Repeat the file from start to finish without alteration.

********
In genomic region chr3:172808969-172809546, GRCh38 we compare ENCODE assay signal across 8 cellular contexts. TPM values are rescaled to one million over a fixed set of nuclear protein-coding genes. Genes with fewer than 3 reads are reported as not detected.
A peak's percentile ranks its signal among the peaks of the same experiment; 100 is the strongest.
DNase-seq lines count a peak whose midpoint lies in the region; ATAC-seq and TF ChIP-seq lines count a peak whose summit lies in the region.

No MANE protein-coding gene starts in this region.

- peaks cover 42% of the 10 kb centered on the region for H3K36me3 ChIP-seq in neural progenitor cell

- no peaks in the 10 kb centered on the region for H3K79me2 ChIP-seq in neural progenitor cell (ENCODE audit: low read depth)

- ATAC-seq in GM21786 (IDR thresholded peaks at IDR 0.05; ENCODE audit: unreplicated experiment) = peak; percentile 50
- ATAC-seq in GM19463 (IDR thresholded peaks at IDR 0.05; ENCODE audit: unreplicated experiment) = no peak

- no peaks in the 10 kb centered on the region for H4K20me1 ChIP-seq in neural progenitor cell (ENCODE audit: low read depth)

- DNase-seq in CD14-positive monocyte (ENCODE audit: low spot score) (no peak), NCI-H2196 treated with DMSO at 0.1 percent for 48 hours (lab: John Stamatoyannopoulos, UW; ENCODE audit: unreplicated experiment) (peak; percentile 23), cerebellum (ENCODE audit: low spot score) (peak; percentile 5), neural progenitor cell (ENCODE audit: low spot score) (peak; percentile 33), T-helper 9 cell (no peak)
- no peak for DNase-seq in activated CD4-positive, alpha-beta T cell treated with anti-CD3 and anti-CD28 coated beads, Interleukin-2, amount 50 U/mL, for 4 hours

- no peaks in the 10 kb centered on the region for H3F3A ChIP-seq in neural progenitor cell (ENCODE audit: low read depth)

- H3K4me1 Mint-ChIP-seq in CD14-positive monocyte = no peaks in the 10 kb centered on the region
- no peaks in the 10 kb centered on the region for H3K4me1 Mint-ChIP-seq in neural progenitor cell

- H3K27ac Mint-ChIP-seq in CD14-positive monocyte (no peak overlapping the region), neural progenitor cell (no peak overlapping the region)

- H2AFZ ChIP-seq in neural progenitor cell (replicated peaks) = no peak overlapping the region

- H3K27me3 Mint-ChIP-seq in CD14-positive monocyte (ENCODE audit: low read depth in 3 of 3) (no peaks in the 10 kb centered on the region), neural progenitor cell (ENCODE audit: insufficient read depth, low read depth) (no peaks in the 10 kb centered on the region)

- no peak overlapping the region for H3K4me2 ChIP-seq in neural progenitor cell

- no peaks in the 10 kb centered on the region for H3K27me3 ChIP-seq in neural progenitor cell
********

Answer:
In genomic region chr3:172808969-172809546, GRCh38 we compare ENCODE assay signal across 8 cellular contexts. TPM values are rescaled to one million over a fixed set of nuclear protein-coding genes. Genes with fewer than 3 reads are reported as not detected.
A peak's percentile ranks its signal among the peaks of the same experiment; 100 is the strongest.
DNase-seq lines count a peak whose midpoint lies in the region; ATAC-seq and TF ChIP-seq lines count a peak whose summit lies in the region.

No MANE protein-coding gene starts in this region.

- peaks cover 42% of the 10 kb centered on the region for H3K36me3 ChIP-seq in neural progenitor cell

- no peaks in the 10 kb centered on the region for H3K79me2 ChIP-seq in neural progenitor cell (ENCODE audit: low read depth)

- ATAC-seq in GM21786 (IDR thresholded peaks at IDR 0.05; ENCODE audit: unreplicated experiment) = peak; percentile 50
- ATAC-seq in GM19463 (IDR thresholded peaks at IDR 0.05; ENCODE audit: unreplicated experiment) = no peak

- no peaks in the 10 kb centered on the region for H4K20me1 ChIP-seq in neural progenitor cell (ENCODE audit: low read depth)

- DNase-seq in CD14-positive monocyte (ENCODE audit: low spot score) (no peak), NCI-H2196 treated with DMSO at 0.1 percent for 48 hours (lab: John Stamatoyannopoulos, UW; ENCODE audit: unreplicated experiment) (peak; percentile 23), cerebellum (ENCODE audit: low spot score) (peak; percentile 5), neural progenitor cell (ENCODE audit: low spot score) (peak; percentile 33), T-helper 9 cell (no peak)
- no peak for DNase-seq in activated CD4-positive, alpha-beta T cell treated with anti-CD3 and anti-CD28 coated beads, Interleukin-2, amount 50 U/mL, for 4 hours

- no peaks in the 10 kb centered on the region for H3F3A ChIP-seq in neural progenitor cell (ENCODE audit: low read depth)

- H3K4me1 Mint-ChIP-seq in CD14-positive monocyte = no peaks in the 10 kb centered on the region
- no peaks in the 10 kb centered on the region for H3K4me1 Mint-ChIP-seq in neural progenitor cell

- H3K27ac Mint-ChIP-seq in CD14-positive monocyte (no peak overlapping the region), neural progenitor cell (no peak overlapping the region)

- H2AFZ ChIP-seq in neural progenitor cell (replicated peaks) = no peak overlapping the region

- H3K27me3 Mint-ChIP-seq in CD14-positive monocyte (ENCODE audit: low read depth in 3 of 3) (no peaks in the 10 kb centered on the region), neural progenitor cell (ENCODE audit: insufficient read depth, low read depth) (no peaks in the 10 kb centered on the region)

- no peak overlapping the region for H3K4me2 ChIP-seq in neural progenitor cell

- no peaks in the 10 kb centered on the region for H3K27me3 ChIP-seq in neural progenitor cell